IT IS POPULAR TO blame the federal No Child Left Behind Act for California's educational woes, but our misery is largely homegrown and predates the 2001 law.
A friend who teaches at a prestigious suburban school recently told me that she was on leave and didn't think she was going back. "I can't stand giving kindergartners timed standards tests and watching tears trickle down their cheeks," she said. "It's just not right."
I know how she feels. This fall, we were at first forbidden to teach novels — any novels — in the college preparatory English classes at our high school. We must teach from the textbook because "the Holt textbook is aligned to the California content standards," the principal said. No "Adventures of Huckleberry Finn." No "To Kill a Mockingbird."
The good news is the administration at my award-winning urban district relented and is allowing us to teach one novel, now that we are done with 18 hours of California Standards Tests.
The bad news is the district tells us we can do so only if we use the novel to "reinforce content standards" and not "teach it cover to cover," and the novel must "not supplant Holt's minimum course of study."
The district allows me seven hours to teach "To Kill a Mockingbird" to my students, a third of whom are English learners and two-thirds of whom qualify for free or reduced-price lunches.
The even worse news: The administrators are eliminating "sustained silent reading." That's the 15 minutes a day when all students stop everything and read. By eliminating it, we gain "over two minutes of instructional time aligned to the standards in each period each day" so we can "improve student achievement," the principal tells us.
"Improve student achievement" means "get better scores" on high-stakes standardized tests. "Aligned to the California content standards" means teaching to the tests — in my case, a food chain of tests to prepare students for other tests, almost all multiple choice. Easily 10% of my students' classroom time is spent taking these tests.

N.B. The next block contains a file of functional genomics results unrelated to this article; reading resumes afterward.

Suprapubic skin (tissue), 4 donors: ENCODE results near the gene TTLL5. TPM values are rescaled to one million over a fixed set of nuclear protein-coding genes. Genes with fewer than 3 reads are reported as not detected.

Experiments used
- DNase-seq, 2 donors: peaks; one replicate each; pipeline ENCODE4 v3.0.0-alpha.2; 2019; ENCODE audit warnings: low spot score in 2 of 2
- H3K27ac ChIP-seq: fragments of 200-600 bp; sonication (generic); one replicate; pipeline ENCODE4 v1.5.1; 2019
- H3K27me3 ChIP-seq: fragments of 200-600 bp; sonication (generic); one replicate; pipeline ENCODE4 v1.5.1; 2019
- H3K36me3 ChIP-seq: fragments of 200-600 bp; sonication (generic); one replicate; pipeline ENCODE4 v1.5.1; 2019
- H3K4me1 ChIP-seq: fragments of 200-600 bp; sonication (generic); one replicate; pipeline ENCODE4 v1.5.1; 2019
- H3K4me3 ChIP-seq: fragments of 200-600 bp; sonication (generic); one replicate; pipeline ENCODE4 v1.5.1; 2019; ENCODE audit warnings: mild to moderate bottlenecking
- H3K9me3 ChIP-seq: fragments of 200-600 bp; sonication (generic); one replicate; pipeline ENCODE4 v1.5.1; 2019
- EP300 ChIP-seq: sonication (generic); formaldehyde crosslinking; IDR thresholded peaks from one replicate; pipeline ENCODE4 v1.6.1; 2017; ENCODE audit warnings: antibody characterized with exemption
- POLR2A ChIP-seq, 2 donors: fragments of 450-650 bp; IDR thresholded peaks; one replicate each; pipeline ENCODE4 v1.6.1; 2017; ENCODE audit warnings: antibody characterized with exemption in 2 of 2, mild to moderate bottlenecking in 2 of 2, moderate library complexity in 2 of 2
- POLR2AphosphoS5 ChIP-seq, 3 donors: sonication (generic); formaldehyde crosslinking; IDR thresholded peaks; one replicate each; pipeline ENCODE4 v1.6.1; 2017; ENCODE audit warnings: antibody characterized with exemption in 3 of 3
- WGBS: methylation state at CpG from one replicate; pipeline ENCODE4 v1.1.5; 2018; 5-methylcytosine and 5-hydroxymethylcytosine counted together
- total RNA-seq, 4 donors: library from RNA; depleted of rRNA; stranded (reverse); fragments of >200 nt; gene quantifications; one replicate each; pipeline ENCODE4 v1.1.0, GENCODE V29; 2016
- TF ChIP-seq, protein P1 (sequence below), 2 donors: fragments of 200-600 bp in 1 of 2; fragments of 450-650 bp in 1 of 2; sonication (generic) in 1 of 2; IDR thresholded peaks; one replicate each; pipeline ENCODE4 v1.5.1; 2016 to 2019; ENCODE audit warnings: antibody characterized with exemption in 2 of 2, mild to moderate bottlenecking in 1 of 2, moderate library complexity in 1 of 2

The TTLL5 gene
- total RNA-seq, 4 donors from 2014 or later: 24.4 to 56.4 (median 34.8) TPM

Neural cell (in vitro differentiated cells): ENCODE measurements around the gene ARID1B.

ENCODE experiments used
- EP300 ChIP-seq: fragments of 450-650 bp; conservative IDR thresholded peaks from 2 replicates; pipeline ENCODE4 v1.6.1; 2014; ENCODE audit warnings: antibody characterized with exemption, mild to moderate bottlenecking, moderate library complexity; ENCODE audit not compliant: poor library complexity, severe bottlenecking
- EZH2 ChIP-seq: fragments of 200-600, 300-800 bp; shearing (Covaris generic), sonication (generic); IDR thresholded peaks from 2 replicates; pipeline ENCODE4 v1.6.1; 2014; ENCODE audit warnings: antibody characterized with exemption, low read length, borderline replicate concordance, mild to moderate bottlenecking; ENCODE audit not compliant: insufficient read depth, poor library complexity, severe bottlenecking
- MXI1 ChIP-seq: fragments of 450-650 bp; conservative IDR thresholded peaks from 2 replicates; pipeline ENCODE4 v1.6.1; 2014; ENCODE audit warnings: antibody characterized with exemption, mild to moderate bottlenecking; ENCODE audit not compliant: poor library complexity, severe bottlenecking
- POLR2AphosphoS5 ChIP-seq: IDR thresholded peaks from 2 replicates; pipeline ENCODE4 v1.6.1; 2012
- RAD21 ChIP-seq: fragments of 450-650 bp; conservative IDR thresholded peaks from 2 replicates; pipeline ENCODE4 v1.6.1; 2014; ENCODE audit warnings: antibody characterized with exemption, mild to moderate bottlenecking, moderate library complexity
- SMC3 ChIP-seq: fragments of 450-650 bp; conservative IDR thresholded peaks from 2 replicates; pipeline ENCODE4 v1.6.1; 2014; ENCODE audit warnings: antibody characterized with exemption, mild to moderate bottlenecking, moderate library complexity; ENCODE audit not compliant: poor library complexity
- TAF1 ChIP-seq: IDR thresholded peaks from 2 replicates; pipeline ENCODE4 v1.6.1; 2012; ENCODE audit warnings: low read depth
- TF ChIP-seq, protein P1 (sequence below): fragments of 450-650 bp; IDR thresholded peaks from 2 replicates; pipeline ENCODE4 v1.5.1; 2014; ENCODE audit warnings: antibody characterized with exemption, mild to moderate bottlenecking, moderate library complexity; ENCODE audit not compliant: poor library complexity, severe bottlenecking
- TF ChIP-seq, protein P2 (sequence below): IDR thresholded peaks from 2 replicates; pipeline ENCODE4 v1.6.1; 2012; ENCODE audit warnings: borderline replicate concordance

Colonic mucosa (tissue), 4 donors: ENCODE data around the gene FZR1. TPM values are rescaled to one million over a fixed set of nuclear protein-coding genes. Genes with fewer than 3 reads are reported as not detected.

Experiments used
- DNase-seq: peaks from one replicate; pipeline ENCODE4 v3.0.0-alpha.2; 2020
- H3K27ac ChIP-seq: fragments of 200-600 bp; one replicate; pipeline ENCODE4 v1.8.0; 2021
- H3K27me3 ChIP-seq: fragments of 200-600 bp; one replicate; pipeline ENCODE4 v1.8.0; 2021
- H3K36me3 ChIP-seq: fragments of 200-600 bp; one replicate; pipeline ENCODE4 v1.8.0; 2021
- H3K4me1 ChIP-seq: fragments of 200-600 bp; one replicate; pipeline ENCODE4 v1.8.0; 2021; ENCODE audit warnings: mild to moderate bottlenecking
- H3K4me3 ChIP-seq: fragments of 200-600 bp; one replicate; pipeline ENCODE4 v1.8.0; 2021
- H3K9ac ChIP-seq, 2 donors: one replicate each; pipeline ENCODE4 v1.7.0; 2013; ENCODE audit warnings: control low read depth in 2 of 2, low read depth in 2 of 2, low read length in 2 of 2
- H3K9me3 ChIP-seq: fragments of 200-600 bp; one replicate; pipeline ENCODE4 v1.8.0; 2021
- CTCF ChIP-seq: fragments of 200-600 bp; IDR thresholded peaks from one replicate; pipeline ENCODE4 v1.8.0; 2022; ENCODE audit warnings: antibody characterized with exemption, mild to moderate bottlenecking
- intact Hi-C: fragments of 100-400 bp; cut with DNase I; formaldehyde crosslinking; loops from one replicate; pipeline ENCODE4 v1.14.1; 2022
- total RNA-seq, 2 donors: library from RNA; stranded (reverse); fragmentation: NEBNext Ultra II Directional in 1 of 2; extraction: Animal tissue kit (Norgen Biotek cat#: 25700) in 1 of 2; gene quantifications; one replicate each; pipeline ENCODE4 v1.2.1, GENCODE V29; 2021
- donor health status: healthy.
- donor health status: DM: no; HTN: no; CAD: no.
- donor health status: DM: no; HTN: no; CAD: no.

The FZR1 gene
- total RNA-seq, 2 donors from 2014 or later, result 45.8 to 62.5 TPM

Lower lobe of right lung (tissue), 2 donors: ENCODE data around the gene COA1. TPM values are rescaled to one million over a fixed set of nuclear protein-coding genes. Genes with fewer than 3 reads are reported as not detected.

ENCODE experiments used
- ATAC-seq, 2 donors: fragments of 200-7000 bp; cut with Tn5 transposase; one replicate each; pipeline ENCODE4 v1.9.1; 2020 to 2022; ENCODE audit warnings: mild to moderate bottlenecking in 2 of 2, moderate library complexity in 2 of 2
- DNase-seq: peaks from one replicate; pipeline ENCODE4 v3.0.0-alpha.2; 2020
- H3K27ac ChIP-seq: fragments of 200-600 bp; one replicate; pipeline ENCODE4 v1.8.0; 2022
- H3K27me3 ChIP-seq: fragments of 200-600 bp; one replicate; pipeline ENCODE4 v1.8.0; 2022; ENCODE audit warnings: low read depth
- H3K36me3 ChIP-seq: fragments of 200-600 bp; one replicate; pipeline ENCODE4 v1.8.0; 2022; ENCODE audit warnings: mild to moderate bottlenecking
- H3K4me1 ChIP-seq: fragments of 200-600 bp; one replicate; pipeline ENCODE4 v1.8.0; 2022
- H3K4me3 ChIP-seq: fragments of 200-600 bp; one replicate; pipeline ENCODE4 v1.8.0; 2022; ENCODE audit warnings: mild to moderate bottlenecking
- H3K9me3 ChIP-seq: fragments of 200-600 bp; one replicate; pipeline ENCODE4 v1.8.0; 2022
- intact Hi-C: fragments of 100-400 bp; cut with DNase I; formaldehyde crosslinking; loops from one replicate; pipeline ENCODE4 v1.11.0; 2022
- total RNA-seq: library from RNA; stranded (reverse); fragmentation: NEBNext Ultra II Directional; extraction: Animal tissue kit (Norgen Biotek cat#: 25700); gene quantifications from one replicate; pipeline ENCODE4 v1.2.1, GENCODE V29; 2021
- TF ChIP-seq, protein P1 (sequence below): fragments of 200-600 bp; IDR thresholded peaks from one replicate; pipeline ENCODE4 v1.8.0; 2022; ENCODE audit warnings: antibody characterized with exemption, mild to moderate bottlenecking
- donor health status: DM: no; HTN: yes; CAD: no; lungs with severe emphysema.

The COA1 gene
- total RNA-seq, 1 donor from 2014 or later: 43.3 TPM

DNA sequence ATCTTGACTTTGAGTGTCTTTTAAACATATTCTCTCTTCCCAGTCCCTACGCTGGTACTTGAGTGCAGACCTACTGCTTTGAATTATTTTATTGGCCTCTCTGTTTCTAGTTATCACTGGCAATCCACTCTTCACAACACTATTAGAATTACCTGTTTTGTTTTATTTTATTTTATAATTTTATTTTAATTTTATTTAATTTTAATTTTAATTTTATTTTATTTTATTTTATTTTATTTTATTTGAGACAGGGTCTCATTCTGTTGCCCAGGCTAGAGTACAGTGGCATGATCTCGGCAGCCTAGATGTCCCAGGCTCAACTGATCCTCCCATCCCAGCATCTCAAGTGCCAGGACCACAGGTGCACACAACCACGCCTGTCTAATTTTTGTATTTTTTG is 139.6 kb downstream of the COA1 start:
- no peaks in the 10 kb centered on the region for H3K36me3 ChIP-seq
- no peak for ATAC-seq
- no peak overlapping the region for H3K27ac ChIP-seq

In a crescendo of circular logic, "high-achieving schools" have become those whose students are successful test-takers, without asking if they are prepared for work, for college, for citizenship or for a meaningful life.
The National Center on Education and the Economy reports that we lack workers who are "creative and innovative, self-disciplined and well-organized." Colleges complain that freshmen cannot think critically or write lucidly. As the center points out, "What gets measured is what gets taught."
In the 1990s, the core content standards were adopted and the state Public School Accountability Act was passed. That law mandates the tests that rate the schools; it also threatens sanctions against schools in which students "under-perform."
The 2001 No Child Left Behind Act requires states to choose tests to demonstrate their educational progress. Thirty-five states chose tests that include writing and open-ended questions, which do more to encourage literacy and critical thinking than filling in bubbles on a Scantron form. California chose to use its existing tests.
Hardest hit by California's rules are schools that teach students who are poor or transient or who are learning English. These schools, fearing state and federal sanctions, concentrate on language arts and math. "Under-performing" students at my school may have two periods each of English and math, with no time for band, athletics, auto shop, languages or any other subject not tested each spring.
Educational standards and accountability are important, but most educators agree California's standards are not perfect. But neither your local school board nor the Legislature can change them. The Academics Standards Commission no longer exists. The state Department of Education has no plans for revision. The standards are out of reach of any democratic process.
They got one thing right though — the name: content standards. As long as progress is primarily measured through multiple-choice tests, to educate will mean to teach content, and teaching content will squeeze the development of innovative, well-read and organized humans, especially among poor and immigrant children.
If the state and federal governments want to compare schools, testing a sampling of students can be as accurate as testing every child — without taking up to 18 hours out of the life of every student.
If our goal remains to gauge the individual student's progress, we should use the multiple measures advocated by the National Education Assn. and the National Council of Teachers of English, including open-ended or short-answer tests and portfolios that demonstrate the students' reading, writing, abstract thinking, problem-solving and organizational skills.
For our children and our future, we must reestablish democratic control over the standards, revise them to be educational — not merely content — standards and track progress through meaningful multiple measures.